Although there is a growing interest globally in adopting electronic health records, relatively few hospitals in other countries are using them; and those that are tend to use basic, not advanced systems, according to a new study published by KLAS research.
"Few countries are doing advanced [electronic patient record] adoption, as most face economic and governmental challenges that push EPR adoption to a lower priority," the study's authors said.
The researchers noted that the most growth is in countries, like the United States and the U.K., where government healthcare initiatives have encouraged EHR adoption.
"It's still an upcoming market. ... We keep being surprised by what we find," report author Doug Tolley said, according to an announcement. "There are only about 3,000 hospitals outside the U.S. with an EPR from a commercial vendor. Without the kind of government incentives that exist in the U.S., it's been a slower build for most countries."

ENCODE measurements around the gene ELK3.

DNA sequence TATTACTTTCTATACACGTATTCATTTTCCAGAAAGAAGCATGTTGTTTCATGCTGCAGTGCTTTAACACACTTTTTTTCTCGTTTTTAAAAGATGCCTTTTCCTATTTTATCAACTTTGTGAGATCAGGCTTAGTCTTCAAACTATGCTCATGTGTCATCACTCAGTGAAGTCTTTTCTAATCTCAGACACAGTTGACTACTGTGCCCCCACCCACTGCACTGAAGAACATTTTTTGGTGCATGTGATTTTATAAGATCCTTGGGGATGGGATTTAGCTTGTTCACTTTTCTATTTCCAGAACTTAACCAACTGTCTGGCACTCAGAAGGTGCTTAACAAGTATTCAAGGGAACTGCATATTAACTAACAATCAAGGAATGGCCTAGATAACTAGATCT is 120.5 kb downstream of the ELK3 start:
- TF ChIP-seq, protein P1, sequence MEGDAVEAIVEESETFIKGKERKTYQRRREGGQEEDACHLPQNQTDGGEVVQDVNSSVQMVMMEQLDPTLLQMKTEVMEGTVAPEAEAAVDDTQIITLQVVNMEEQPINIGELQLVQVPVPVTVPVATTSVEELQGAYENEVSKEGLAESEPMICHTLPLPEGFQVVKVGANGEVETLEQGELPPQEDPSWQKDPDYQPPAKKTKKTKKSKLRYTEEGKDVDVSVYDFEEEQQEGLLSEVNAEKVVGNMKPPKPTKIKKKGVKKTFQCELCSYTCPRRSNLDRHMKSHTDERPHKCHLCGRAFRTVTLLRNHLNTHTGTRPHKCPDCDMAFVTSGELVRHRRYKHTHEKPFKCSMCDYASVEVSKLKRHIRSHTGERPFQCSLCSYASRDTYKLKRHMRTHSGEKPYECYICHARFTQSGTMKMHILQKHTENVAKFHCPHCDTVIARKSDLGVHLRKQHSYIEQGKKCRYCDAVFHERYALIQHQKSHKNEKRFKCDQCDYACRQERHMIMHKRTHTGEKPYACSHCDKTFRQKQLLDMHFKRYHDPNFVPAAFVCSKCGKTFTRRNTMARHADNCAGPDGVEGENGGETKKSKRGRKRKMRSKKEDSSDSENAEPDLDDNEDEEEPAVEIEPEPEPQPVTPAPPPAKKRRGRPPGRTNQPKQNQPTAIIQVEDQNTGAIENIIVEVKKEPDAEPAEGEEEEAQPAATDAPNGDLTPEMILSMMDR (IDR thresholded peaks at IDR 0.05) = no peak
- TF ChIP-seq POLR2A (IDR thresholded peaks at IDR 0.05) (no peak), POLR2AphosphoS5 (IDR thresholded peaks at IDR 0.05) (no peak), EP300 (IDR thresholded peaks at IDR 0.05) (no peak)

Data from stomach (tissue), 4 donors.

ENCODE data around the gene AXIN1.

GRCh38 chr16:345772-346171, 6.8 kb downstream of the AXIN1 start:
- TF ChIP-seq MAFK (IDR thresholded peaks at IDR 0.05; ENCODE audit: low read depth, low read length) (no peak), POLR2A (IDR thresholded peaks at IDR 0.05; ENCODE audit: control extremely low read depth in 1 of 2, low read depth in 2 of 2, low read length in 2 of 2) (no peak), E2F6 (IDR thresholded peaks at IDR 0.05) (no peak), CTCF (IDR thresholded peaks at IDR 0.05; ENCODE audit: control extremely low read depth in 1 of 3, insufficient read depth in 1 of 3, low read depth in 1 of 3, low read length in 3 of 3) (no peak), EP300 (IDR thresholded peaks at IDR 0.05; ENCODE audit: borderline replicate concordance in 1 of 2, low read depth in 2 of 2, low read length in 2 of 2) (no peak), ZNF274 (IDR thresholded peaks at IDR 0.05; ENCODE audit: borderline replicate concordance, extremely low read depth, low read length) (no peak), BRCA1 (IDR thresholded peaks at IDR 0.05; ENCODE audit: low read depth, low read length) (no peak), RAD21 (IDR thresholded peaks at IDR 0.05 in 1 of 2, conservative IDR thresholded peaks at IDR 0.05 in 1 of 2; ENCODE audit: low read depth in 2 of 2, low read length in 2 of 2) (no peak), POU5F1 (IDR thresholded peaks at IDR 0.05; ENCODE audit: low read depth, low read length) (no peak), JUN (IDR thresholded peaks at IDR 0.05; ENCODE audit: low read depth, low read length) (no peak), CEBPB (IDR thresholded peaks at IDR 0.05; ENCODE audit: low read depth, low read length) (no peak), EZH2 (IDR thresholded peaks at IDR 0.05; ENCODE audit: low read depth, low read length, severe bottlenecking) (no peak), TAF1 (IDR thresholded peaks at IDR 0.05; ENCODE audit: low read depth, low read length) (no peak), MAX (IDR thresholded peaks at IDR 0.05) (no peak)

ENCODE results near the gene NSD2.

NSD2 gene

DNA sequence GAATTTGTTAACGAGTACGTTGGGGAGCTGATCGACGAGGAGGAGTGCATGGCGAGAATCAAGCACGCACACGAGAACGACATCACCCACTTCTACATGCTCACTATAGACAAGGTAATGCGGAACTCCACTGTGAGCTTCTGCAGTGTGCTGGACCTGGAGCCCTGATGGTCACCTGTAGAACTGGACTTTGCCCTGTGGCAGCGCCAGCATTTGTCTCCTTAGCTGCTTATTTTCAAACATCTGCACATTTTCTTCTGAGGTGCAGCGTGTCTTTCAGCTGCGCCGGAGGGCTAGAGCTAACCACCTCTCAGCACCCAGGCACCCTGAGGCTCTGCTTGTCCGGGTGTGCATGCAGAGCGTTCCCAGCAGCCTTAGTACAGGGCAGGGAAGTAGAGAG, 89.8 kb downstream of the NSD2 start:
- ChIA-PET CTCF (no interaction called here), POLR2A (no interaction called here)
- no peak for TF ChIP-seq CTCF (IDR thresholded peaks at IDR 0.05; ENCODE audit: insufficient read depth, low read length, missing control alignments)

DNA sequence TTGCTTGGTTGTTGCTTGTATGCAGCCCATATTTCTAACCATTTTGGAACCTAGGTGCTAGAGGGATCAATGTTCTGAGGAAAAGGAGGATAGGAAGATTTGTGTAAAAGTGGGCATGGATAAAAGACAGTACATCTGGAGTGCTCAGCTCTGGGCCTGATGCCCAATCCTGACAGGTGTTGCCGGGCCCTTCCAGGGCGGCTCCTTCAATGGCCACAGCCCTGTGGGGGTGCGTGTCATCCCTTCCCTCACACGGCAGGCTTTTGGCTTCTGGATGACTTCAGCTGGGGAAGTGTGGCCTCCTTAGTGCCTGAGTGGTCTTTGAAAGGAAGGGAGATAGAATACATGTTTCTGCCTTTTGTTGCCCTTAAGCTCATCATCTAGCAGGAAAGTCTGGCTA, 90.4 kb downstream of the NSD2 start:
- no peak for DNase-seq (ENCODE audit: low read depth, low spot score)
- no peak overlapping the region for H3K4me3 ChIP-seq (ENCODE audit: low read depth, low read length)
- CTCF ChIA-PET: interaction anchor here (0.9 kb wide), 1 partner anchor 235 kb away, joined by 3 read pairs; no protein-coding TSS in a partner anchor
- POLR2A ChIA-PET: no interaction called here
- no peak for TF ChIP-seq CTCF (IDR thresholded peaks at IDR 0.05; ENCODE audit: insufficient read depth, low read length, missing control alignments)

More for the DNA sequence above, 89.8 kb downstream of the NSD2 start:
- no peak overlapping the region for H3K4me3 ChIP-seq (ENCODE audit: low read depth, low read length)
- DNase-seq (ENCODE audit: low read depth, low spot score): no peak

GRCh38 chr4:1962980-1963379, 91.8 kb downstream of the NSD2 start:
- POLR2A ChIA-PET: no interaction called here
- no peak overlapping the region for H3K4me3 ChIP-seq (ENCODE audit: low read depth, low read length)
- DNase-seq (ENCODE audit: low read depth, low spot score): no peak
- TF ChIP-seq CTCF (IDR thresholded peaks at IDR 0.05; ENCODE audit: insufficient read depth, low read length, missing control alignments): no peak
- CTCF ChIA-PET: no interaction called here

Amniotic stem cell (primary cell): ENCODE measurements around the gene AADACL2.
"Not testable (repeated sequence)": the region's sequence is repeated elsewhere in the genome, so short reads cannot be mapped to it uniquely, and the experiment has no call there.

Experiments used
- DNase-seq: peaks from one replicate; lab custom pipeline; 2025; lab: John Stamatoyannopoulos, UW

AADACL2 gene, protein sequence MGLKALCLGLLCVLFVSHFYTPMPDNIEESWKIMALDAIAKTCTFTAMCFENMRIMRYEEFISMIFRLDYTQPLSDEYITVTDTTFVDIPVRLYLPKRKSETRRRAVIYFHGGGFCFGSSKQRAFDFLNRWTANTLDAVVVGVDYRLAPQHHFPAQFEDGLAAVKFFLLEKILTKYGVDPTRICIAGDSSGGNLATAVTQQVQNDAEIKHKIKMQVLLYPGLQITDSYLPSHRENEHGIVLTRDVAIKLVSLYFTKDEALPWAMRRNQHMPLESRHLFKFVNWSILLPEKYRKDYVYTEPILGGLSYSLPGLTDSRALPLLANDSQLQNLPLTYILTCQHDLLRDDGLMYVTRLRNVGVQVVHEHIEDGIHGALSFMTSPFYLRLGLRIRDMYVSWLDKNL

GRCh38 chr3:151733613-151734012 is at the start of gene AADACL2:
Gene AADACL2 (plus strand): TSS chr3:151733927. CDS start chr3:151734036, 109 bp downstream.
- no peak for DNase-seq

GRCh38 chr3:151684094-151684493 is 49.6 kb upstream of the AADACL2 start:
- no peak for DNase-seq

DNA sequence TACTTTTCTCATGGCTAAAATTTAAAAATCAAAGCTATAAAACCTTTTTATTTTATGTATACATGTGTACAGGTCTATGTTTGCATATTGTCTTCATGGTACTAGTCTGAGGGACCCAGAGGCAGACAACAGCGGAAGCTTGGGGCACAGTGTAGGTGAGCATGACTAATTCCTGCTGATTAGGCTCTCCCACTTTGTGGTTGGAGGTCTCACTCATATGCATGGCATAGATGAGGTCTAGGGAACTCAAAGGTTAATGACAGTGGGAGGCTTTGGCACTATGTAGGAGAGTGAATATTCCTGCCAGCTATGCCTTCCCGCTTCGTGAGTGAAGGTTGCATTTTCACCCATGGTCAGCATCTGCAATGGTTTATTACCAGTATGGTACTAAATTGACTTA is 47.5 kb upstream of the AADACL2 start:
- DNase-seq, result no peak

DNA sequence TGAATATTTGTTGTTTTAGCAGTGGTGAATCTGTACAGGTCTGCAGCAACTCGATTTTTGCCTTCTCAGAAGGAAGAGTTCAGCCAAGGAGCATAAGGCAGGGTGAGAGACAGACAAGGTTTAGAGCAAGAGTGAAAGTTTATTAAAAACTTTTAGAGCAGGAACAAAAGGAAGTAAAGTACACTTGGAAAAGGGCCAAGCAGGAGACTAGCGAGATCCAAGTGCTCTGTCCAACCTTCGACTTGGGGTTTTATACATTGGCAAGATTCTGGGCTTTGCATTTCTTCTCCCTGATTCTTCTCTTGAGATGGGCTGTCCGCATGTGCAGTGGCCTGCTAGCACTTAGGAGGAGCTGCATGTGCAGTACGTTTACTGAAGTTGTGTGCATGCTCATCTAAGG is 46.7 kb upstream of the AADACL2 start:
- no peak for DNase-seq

Areas in Asia and the Middle East are also showing some market energy, according to the report.
The study additionally revealed that few countries outside of the United States are adopting advanced EHRs. While 65 U.S. hospitals have attained the most advanced or "deep" use of EHRs--Stage 7 on HIMSS' rating scale--only two hospitals outside of the U.S. have done so--one in South Korea and one in Germany.
Although the study didn't address the comparative costs of EHR adoption, the type of health delivery system and the decision-making behind where to spend money on health IT may also be a factor for non-U.S. hospitals in determining when and what kind of system to implement.